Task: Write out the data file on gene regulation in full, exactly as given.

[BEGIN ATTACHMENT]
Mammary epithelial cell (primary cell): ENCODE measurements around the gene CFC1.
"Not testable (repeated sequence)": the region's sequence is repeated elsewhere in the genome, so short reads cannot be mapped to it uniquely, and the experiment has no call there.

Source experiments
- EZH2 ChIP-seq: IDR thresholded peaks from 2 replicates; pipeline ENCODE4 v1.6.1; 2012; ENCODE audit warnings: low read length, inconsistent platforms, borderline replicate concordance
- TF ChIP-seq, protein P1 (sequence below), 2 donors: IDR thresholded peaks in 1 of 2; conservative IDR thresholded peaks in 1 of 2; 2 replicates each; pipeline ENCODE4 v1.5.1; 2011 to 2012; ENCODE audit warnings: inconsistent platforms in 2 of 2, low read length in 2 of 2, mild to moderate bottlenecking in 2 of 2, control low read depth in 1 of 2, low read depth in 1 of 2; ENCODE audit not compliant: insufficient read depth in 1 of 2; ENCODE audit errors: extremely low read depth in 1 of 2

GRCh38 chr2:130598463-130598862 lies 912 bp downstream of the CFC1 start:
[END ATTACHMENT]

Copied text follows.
Mammary epithelial cell (primary cell): ENCODE measurements around the gene CFC1.
"Not testable (repeated sequence)": the region's sequence is repeated elsewhere in the genome, so short reads cannot be mapped to it uniquely, and the experiment has no call there.

Source experiments
- EZH2 ChIP-seq: IDR thresholded peaks from 2 replicates; pipeline ENCODE4 v1.6.1; 2012; ENCODE audit warnings: low read length, inconsistent platforms, borderline replicate concordance
- TF ChIP-seq, protein P1 (sequence below), 2 donors: IDR thresholded peaks in 1 of 2; conservative IDR thresholded peaks in 1 of 2; 2 replicates each; pipeline ENCODE4 v1.5.1; 2011 to 2012; ENCODE audit warnings: inconsistent platforms in 2 of 2, low read length in 2 of 2, mild to moderate bottlenecking in 2 of 2, control low read depth in 1 of 2, low read depth in 1 of 2; ENCODE audit not compliant: insufficient read depth in 1 of 2; ENCODE audit errors: extremely low read depth in 1 of 2

GRCh38 chr2:130598463-130598862 lies 912 bp downstream of the CFC1 start: